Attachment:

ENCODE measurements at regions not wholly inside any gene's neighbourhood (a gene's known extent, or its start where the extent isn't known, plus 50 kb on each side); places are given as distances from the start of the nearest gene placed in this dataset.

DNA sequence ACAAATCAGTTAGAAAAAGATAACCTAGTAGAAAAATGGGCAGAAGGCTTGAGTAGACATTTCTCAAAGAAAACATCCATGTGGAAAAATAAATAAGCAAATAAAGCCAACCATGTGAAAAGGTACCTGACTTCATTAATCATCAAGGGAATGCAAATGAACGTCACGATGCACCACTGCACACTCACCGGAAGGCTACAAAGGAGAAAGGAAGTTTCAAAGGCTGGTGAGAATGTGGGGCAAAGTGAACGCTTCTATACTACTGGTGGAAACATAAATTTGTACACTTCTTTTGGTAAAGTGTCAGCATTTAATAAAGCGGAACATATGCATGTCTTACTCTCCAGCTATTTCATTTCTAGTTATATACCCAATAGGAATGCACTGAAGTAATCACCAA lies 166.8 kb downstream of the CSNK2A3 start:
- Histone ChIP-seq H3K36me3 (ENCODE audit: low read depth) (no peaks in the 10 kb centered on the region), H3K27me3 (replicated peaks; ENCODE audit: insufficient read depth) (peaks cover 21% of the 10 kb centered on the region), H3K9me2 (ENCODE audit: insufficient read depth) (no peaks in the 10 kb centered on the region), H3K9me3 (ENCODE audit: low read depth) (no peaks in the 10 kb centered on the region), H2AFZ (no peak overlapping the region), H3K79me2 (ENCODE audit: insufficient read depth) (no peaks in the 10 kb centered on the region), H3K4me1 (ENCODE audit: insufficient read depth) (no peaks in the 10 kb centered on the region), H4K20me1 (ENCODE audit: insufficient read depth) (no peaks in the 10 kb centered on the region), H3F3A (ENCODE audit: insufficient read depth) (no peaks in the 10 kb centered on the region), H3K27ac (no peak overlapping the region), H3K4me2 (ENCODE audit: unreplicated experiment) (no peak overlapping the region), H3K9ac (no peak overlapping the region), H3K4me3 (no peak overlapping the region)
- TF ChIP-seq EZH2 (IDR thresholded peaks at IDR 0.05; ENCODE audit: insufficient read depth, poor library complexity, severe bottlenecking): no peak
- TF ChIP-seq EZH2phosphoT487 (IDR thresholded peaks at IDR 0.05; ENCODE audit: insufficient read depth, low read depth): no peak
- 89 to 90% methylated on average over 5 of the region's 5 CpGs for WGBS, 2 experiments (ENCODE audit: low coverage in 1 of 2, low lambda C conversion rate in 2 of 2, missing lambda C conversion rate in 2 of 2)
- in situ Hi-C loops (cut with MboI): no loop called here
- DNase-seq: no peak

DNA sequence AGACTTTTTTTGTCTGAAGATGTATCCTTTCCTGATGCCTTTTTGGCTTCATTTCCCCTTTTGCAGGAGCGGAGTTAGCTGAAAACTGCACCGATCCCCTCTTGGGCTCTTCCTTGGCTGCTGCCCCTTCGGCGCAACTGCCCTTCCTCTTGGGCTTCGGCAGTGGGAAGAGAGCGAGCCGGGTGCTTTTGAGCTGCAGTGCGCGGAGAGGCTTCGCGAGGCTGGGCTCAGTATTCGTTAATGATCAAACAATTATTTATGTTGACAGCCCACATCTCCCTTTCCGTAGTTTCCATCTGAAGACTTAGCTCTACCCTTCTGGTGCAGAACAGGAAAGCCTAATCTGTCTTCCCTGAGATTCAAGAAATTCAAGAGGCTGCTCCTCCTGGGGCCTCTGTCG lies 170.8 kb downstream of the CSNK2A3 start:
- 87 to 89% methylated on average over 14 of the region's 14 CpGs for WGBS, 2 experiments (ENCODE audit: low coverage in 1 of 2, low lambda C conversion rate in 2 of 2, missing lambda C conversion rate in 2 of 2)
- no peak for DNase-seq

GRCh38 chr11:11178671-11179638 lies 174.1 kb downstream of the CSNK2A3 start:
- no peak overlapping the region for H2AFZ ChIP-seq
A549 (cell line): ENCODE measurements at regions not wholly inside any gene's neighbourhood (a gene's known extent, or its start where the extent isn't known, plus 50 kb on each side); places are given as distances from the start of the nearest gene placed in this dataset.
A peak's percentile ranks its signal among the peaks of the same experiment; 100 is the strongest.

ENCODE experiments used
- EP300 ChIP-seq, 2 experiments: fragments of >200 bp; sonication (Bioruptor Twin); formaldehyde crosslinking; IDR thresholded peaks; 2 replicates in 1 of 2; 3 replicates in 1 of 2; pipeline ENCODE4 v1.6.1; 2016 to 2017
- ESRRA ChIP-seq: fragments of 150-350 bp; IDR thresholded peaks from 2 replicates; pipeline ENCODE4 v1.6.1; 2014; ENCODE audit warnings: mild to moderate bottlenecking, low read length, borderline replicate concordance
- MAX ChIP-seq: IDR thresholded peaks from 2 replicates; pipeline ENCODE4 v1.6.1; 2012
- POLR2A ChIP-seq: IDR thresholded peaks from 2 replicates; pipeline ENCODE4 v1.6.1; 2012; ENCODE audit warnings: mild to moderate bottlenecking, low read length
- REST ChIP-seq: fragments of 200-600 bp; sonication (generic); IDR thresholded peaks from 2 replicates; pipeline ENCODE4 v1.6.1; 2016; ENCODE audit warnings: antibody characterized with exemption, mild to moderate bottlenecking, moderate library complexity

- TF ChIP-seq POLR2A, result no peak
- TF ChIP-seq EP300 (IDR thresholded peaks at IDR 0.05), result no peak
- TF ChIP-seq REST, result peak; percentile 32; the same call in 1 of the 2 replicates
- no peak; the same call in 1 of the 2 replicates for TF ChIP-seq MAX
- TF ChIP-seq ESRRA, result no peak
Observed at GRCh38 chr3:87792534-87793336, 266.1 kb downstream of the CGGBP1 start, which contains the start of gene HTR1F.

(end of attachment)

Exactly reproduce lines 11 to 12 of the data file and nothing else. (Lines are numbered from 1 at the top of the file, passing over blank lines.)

- no peak for DNase-seq

GRCh38 chr11:11178671-11179638 lies 174.1 kb downstream of the CSNK2A3 start: